You haven't lived if you haven't made mistakes. Mistakes are how we learn, and how we live.
I have made my share of mistakes. In fact, I can think of a number of mistakes my husband and I have made, when it comes to his autistic brother, "Bil". These include:
1. Not getting involved in his life soon enough - when his father kept saying (when we tried to bring up Bil's future) "everything is taken care of"....well, it wasn't. Actually, nothing was taken care of. Surprise.
2. Not applying on his behalf for Medicaid, soon enough, because his mother didn't want us to. We waited until his widowed mother was struggling, trying to pay for his medications (see #1 above) that she had to say "yes". Erroneously, she thought that applying for Medicaid was something that "decent" people didn't do. But many people don't know that the major beneficiaries of Medicaid, a joint state/federal program, are the elderly, and the disabled.
By the time she allowed us to go forward, the government had tightened up the requirements. It took over a year, and a first rejection, to get him the benefits that could pay for his medications, and make other services possible.
3. Exercise. Bil never exercised. When not at his sheltered workshop, he mostly stayed in his room. Food became a recreation for him. He loves to eat out. With his mother, he did plenty of it.
We took him walking in the mall once, and his mother ws upset because he may have had an asthma attack. We never tried again.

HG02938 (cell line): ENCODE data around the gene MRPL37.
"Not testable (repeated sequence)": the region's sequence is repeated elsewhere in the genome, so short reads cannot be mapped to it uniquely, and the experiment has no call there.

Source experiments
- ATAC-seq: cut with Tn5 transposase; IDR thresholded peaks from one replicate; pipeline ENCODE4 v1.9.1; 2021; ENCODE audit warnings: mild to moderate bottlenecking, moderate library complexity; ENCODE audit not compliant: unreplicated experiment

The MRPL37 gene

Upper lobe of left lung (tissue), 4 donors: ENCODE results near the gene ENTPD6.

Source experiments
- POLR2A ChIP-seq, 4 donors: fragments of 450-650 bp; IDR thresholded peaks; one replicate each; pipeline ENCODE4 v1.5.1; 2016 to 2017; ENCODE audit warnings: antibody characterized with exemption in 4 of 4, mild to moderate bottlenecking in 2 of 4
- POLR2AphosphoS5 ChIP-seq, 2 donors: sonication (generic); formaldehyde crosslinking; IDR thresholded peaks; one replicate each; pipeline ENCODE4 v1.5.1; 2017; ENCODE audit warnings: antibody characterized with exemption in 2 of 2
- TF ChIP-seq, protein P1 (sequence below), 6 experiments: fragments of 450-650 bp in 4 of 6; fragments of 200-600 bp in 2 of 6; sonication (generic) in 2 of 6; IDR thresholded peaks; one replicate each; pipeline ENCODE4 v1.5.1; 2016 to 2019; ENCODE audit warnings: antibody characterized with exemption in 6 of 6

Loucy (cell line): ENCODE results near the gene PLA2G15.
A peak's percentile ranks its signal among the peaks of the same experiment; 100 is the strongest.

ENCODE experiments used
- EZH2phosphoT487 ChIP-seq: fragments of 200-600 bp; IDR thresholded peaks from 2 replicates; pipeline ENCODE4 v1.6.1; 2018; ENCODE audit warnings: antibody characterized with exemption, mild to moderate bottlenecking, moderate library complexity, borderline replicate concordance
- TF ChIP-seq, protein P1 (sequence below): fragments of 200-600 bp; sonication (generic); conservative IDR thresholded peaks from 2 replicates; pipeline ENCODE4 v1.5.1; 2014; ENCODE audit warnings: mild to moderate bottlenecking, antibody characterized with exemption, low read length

Yes, he has asthma. But it has also been well controlled for years.
So, why would we want Bil to exercise more, something he doesn't seek out on his own? For starters, he is overweight bordering on obesity. He does get a little exercise now, at his day program, the program he goes to twice a week (they have exercise videos he enjoys).
But last week, I saw something worrisome.
In our back yard, there is an Adirondack chair.
At a Memorial Day BBQ, Bil ended up sitting in one of our two Adirondack chairs. The problem?
He couldn't get out of this chair without help.
Bil is in his late 50's. If you can't get out of a chair in your late 50's, you have a problem. I've received some education in fall prevention, and I know that your ability to get out of a chair ( a simple sounding thing if you are young) can predict much about your life as a senior. You need that muscle strength. Without muscle strength and balance, you become susceptible to falls.
Bil is starting to show signs of vulnerability to falling. And now I know another mistake - we never paid attention to his physical fitness. His mother has a long history of falls. Falls are deadly for seniors.
And now -what do we do, in a way that he will accept? That is our latest challenge. Right now, I don't have an answer. If you have a suggestion, I welcome it.
Join Sanch and Corinne for #FridayReflections.
Today's prompt - "Write a post about making mistakes"